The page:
October 29, 2018
The Cleveland Central Promise Neighborhood is committed to supporting successful educational outcomes for the children of the Central neighborhood. We know that education starts at home, and parents are truly a child’s first teacher. Research shows that the simple presence of books in the home is linked to a child’s educational success.
Promise is proud to have worked with Central residents and partners to establish some of the 11 Little Free Libraries around the neighborhood. These “take a book, leave a book” structures invite residents of all ages to browse a selection of stocked titles and take them home to read.
As part of the ongoing #PromiseReads initiative, Promise recently presented six new Little Free Libraries to the Central neighborhood, thanks to a generous donation from Anthem Blue Cross Blue Shield. In an October event at the Sterling Branch of the Cleveland Public Library, Promise engagement manager Joe Black spoke to the stewards of the new libraries about what it means to care for and support a Little Free Library.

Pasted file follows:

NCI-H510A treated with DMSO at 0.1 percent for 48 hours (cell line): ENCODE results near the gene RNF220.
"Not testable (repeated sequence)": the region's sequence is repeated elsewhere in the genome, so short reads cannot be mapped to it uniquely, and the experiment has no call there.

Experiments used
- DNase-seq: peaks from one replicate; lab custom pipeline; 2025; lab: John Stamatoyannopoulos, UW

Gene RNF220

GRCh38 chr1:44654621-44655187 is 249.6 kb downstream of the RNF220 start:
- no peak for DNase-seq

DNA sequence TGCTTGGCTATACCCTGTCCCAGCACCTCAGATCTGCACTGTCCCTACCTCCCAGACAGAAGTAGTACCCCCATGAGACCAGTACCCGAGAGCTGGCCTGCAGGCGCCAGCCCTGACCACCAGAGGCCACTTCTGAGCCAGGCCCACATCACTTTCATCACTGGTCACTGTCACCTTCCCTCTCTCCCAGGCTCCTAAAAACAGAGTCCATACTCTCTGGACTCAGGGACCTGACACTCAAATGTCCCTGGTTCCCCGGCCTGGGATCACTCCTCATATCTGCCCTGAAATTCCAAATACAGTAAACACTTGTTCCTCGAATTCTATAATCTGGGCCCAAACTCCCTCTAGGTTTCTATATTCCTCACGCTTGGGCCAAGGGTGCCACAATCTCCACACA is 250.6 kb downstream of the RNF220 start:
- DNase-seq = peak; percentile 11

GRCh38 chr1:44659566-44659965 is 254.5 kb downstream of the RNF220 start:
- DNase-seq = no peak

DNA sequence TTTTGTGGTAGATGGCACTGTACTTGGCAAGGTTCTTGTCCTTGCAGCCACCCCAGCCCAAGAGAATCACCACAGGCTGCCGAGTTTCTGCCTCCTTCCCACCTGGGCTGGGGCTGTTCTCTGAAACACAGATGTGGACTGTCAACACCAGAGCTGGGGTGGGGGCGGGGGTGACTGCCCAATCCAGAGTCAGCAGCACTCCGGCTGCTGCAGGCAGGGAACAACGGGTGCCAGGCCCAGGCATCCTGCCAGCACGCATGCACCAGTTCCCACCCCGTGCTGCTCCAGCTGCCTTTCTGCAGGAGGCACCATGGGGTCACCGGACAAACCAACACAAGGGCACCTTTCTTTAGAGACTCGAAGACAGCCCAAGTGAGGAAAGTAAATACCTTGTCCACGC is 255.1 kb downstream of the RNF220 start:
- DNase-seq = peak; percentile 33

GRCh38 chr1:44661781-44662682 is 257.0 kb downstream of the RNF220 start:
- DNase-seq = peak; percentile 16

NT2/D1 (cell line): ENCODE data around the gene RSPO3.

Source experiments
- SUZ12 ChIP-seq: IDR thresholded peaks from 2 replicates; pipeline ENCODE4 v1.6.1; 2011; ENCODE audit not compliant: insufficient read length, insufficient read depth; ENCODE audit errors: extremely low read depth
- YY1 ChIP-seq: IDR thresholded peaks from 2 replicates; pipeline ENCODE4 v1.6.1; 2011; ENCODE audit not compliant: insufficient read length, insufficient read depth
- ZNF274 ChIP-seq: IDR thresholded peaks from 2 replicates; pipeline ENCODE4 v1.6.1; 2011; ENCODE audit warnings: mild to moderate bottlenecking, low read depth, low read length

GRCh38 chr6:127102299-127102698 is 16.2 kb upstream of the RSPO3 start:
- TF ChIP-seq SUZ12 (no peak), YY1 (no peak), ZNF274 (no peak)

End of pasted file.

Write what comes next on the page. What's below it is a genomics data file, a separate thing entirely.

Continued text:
Stewards all received book donations on behalf of the Kids Book Bank and Cleveland Public Library, as well as a supply from Anthem. Promise Ambassador Gwen Garth, a staple of Central’s art community, plans to fill the library she stewards with crayons, coloring books and additional art supplies for the neighborhood. Felton Thomas, executive director of Cleveland Public Library, and Margaret Bernstein, director of advocacy at WKYC, joined the event to talk about the value of Little Free Libraries in our communities, right alongside the invaluable resource of the public libraries.
Richaun Bunton appeared on WKYC’s We the People the following week to talk about Promise’s commitment to literacy. “The more children have access to books, the better their outcomes in education as they grow older,” Bunton said.
Greg LeManna of Anthem BCBS Ohio joined Bunton to explain why Little Free Libraries – and literacy in general – are important factors in health and wellness.
“Your literacy directly impacts your health over time,” LeManna said. “When you have early access to books, it propels you up to three years ahead in your education, and your education and literacy directly impact your ability to navigate chronic diseases later on in life.”